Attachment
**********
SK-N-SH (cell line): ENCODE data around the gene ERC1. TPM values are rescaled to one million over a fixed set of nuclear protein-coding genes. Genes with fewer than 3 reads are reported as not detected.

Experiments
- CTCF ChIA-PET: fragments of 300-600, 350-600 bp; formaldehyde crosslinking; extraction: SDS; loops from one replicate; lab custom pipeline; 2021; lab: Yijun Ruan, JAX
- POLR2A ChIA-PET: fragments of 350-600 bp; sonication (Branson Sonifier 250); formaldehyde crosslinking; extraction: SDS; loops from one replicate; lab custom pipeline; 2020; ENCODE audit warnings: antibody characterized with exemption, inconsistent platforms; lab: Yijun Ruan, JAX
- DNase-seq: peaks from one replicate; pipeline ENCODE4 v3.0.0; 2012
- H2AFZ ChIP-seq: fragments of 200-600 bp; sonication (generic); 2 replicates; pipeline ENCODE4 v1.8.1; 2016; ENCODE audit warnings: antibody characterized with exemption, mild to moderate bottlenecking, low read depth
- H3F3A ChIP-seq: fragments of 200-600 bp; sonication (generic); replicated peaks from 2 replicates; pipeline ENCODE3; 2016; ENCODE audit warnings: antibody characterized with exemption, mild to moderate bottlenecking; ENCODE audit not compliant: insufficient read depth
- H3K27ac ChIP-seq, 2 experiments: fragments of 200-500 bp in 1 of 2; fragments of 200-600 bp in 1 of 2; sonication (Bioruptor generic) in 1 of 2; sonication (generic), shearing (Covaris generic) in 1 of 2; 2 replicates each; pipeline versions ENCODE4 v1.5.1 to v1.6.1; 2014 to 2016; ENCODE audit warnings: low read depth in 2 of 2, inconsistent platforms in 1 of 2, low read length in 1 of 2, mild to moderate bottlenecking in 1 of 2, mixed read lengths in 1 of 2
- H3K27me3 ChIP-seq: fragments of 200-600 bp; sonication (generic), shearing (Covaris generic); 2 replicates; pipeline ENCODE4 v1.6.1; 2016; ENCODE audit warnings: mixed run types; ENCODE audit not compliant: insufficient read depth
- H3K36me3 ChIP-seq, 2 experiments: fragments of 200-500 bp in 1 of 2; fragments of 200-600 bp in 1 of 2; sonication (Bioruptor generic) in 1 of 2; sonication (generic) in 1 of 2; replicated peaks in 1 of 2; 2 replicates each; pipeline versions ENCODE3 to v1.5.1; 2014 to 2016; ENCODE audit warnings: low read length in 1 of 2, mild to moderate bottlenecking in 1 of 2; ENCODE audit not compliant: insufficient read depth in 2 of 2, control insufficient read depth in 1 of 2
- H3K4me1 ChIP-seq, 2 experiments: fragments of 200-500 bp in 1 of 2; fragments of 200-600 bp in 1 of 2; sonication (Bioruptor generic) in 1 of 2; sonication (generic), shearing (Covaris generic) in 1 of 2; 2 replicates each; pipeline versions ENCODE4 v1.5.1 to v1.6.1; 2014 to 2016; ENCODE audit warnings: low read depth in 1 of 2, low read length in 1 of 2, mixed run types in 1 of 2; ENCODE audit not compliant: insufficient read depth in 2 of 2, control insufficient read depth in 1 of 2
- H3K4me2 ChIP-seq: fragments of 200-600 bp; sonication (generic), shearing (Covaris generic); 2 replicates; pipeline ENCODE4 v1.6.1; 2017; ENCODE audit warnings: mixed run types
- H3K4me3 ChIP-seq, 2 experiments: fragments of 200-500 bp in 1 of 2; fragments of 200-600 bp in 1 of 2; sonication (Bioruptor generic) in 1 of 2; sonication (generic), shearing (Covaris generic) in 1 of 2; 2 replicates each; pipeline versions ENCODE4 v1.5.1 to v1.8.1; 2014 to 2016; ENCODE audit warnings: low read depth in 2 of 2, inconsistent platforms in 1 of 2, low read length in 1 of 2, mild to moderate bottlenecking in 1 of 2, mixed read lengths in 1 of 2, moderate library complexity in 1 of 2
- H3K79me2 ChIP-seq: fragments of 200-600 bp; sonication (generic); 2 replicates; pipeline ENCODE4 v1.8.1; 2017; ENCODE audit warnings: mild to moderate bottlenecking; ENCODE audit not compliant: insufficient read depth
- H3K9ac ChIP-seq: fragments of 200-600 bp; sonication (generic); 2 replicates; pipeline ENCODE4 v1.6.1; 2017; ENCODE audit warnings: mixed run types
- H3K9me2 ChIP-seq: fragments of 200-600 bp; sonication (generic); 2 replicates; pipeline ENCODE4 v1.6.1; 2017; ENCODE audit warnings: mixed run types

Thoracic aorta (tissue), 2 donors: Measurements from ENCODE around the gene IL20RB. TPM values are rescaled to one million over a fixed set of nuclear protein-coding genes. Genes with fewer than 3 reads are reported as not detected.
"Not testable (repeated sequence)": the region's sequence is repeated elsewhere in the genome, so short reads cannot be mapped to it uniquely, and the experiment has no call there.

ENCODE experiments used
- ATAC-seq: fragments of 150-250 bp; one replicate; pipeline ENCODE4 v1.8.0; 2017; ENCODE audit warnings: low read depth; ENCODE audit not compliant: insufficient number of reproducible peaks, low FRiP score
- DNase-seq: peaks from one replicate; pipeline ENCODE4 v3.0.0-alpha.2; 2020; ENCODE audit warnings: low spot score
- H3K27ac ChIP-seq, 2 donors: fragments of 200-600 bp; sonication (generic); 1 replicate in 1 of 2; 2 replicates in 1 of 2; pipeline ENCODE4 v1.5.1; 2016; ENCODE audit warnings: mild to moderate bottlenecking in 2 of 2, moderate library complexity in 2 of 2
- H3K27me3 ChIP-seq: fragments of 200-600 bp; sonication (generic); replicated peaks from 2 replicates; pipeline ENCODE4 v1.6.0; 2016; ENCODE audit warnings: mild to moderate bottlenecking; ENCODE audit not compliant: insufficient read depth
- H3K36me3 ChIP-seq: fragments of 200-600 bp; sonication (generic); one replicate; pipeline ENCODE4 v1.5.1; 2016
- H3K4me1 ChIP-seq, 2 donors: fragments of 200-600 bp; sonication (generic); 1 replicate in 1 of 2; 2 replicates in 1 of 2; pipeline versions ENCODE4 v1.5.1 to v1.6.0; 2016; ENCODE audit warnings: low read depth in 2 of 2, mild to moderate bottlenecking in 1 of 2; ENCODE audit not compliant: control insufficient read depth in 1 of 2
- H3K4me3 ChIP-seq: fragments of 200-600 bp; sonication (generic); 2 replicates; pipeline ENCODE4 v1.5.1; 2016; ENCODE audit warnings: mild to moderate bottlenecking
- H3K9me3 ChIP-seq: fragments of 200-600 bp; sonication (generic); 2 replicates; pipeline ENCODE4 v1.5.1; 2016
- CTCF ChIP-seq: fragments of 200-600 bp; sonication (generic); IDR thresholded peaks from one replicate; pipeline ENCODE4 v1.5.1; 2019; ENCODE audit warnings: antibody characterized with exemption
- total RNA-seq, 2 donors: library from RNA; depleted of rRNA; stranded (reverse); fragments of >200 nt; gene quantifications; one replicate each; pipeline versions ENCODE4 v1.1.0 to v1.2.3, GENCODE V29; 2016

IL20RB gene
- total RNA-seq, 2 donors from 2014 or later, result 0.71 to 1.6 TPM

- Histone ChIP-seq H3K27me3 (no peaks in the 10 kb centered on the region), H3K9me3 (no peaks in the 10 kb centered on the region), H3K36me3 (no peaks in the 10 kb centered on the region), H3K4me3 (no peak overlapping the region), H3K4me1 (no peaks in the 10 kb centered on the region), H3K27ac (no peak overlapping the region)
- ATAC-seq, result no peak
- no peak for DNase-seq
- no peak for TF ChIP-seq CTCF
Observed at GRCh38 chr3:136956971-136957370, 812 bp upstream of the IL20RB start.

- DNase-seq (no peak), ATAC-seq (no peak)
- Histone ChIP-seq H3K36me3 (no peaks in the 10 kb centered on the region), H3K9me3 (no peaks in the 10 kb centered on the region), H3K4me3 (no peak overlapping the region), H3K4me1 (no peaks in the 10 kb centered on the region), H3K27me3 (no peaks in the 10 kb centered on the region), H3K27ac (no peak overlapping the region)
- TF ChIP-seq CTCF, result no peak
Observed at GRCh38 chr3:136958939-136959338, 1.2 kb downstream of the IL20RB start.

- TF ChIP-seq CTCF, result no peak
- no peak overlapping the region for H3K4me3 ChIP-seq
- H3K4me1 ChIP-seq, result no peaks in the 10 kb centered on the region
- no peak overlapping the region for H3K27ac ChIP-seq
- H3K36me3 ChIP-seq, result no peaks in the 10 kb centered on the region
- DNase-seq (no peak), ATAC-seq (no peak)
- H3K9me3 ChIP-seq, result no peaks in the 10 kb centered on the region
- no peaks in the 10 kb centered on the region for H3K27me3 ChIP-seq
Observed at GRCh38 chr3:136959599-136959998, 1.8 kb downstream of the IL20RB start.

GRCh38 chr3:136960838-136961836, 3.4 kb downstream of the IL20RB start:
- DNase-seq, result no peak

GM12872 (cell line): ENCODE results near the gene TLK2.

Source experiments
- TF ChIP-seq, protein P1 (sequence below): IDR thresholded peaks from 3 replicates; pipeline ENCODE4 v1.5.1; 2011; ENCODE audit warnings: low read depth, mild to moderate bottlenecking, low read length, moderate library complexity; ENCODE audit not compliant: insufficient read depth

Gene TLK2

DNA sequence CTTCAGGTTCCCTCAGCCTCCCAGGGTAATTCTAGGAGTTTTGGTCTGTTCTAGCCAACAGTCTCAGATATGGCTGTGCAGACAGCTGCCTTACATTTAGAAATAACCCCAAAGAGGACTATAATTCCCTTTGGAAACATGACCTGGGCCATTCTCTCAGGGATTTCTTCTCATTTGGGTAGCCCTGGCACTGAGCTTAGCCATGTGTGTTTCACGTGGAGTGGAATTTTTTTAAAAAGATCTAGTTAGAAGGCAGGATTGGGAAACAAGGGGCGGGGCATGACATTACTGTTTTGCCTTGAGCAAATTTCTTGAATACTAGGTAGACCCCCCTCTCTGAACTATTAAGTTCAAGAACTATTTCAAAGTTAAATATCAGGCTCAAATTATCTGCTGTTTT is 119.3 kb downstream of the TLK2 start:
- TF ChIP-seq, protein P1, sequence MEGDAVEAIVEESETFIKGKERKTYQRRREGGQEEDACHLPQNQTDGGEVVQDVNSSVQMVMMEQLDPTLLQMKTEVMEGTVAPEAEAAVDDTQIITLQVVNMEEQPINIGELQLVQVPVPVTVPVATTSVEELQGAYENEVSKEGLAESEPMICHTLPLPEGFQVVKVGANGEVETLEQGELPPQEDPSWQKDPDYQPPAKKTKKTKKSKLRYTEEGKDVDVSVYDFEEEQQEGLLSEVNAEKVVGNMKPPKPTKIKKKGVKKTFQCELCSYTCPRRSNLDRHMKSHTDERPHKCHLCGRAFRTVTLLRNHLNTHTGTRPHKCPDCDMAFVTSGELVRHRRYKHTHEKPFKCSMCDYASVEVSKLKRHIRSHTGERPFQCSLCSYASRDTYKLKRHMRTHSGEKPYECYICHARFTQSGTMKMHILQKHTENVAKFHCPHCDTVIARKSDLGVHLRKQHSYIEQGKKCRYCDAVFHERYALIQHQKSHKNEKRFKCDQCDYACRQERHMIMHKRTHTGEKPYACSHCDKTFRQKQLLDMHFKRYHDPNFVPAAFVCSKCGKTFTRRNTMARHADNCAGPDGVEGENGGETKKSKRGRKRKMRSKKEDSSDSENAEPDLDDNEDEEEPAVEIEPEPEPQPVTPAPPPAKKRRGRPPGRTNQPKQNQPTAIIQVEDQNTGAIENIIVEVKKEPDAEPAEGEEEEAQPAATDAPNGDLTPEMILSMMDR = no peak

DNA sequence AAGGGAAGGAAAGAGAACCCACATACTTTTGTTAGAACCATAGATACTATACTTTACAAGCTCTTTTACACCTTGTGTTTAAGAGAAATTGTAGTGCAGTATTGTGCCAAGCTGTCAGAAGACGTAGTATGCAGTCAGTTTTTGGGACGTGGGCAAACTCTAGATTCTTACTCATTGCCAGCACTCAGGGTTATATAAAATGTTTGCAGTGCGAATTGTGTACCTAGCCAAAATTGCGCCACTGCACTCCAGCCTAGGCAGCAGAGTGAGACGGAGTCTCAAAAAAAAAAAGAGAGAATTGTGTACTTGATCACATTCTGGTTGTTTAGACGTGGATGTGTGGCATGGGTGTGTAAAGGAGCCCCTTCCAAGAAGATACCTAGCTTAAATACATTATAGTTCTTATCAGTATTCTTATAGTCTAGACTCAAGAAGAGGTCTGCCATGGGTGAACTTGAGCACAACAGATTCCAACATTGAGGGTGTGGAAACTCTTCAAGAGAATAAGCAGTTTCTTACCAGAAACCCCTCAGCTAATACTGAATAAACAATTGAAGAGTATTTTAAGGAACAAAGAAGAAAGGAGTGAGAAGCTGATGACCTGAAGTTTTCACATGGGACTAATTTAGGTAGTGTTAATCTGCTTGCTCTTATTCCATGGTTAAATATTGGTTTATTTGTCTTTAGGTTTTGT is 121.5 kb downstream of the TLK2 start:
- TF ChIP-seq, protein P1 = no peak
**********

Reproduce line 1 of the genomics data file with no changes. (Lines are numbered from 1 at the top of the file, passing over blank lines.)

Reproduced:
SK-N-SH (cell line): ENCODE data around the gene ERC1. TPM values are rescaled to one million over a fixed set of nuclear protein-coding genes. Genes with fewer than 3 reads are reported as not detected.